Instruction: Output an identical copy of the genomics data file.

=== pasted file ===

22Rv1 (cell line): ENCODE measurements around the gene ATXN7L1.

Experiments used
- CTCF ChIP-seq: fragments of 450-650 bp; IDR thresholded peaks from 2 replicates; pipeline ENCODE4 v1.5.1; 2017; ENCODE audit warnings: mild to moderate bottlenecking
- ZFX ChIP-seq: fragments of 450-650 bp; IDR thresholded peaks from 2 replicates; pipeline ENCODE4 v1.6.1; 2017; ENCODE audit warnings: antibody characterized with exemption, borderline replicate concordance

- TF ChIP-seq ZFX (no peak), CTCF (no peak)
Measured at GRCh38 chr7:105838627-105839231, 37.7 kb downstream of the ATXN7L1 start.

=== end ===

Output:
22Rv1 (cell line): ENCODE measurements around the gene ATXN7L1.

Experiments used
- CTCF ChIP-seq: fragments of 450-650 bp; IDR thresholded peaks from 2 replicates; pipeline ENCODE4 v1.5.1; 2017; ENCODE audit warnings: mild to moderate bottlenecking
- ZFX ChIP-seq: fragments of 450-650 bp; IDR thresholded peaks from 2 replicates; pipeline ENCODE4 v1.6.1; 2017; ENCODE audit warnings: antibody characterized with exemption, borderline replicate concordance

- TF ChIP-seq ZFX (no peak), CTCF (no peak)
Measured at GRCh38 chr7:105838627-105839231, 37.7 kb downstream of the ATXN7L1 start.